The creeping dominance of suburbia by non-native ornamental plants is depleting the abundance and diversity of native animals too—but landscaping with native plants can help reverse the trend. Yes, we can! (OK, I am still in the grips of Obamaphoria)
Non-native plants now dominate the base of the food web in human-inhabited landscapes (which is to say, most landscapes) of North America and many other regions, largely unnoticed as we go about our daily business. Sure, that Wisteria looks nice. But does it taste nice–that is, to the creatures that have to make a living on it? How has this creeping transformation of outdoor space affected the rest of the ecosystem?
I have written before on the interesting work by ecologist Doug Tallamy of the University of Delaware on this topic. Now a new paper in the journal Conservation Biology has tested his thesis that introducing non-native plants breaks the evolved links in the food chain that support wildlife, and contribute to, well, making our spring (and summer) silent. The authors of the new paper selected six pairs of sites in suburban Pennsylvania, matched by size and approximate plant cover, in each of which one member of the pair was landscaped entirely with native plants and the other with the typical mix of Eurasian grasses, Asian shrubs and native canopy trees. Total plant cover and diversity were similar between treatments.
The results were dramatic. The properties landscaped with native plants supported 4 times the caterpillar biomass, 3 times the caterpillar species richness, significantly higher bird abundance and diversity, and 8-fold higher abundance of bird species of “regional conservation concern”, that is, declining or endangered in the local region. In other words, even on the small scale of most yards or medium to large house lots, providing the right kinds of plants can make a major difference in spport of wildlife and biodiversity. In fact, the benefits of native vegetation are probably even more pronounced than their results suggest because the authors attempted to choose sites in their study with similar levels of plant diversity, so the non-native sites were more diverse than most suburban yards.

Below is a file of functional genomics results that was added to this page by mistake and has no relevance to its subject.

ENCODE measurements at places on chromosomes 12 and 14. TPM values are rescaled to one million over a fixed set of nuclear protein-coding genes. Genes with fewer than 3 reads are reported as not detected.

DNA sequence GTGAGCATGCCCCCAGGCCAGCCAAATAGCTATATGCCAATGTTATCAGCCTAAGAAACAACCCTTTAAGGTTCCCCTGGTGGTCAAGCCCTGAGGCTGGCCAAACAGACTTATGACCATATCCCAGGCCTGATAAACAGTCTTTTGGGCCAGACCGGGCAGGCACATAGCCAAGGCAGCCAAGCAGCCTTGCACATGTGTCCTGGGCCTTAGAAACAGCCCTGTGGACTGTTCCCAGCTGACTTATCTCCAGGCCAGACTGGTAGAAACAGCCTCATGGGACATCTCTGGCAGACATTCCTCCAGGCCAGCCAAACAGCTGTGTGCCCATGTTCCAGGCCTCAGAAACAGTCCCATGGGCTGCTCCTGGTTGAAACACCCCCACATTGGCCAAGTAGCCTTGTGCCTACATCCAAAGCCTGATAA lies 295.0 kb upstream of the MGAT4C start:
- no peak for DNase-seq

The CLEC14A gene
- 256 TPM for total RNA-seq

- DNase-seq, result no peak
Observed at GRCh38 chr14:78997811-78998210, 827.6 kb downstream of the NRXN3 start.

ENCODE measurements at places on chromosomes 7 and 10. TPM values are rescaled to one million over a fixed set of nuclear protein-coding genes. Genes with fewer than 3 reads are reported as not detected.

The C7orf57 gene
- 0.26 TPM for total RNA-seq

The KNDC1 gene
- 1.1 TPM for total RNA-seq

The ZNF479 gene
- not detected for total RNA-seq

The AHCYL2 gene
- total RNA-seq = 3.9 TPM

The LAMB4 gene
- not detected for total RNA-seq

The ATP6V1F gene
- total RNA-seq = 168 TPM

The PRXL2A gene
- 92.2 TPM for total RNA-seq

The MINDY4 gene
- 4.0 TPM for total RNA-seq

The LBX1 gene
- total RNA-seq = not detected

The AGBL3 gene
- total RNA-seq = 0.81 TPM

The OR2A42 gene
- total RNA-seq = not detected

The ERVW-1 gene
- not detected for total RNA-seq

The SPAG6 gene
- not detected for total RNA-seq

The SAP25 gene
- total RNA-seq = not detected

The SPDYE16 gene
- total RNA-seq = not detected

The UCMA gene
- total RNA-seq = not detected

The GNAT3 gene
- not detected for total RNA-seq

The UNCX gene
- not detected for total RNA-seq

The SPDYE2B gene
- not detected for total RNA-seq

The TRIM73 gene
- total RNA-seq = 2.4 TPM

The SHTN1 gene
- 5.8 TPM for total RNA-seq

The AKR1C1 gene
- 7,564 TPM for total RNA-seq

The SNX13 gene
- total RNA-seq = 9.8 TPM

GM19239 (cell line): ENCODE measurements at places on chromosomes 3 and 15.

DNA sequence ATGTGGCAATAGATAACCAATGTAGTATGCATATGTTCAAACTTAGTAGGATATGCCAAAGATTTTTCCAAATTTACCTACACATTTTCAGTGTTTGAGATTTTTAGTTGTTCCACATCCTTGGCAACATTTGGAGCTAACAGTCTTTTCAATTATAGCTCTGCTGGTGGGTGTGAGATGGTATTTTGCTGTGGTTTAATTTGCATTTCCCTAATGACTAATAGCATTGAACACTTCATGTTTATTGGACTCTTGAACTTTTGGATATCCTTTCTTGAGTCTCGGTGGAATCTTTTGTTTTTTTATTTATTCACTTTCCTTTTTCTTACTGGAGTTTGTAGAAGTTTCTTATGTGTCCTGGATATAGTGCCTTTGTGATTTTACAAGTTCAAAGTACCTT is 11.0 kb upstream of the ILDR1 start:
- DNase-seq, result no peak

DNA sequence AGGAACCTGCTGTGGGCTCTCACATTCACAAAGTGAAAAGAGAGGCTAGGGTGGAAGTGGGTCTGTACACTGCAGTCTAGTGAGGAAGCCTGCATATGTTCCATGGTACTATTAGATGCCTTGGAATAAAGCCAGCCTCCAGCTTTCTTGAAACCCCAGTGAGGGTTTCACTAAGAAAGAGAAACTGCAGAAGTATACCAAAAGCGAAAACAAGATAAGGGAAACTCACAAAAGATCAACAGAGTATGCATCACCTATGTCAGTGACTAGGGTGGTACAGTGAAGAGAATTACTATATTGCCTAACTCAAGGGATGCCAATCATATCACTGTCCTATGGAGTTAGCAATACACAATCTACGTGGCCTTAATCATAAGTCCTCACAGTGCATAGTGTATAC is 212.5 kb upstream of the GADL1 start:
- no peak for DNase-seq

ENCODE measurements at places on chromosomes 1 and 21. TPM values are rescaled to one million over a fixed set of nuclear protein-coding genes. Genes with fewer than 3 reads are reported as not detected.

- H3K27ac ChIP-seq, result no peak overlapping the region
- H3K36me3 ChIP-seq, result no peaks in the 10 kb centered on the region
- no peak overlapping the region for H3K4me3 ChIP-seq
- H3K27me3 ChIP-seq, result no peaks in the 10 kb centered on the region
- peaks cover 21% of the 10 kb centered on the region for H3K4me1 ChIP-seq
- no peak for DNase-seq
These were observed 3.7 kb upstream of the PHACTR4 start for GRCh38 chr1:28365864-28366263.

What’s behind these results? The likely mechanism is that the host specificity (i.e., picky eating habits) of many insects prevents them from thriving on non-native plants–many of which have become popular in the nursery trade precisely because insects don’t like them– and since most birds feed their young on insects, this broken link cascades up the food chain to reduce bird abundance and diversity as well. The latter point was also supported by the finding that insect-eating birds declined even more than birds with other diets in plots with non-native plants.
Given the unabated breakneck growth of the human population and associated built environment, a critical key to conserving a significant remnant of earth’s biodiversity would seem to lie in actively engineering the human-dominated environment to make it hospitable to other organisms. This paper offers hope that fostering native vegetation can significantly further that goal. That’s what I’m talking about. More details on the home project as the weather warms up and I can venture outside again . . .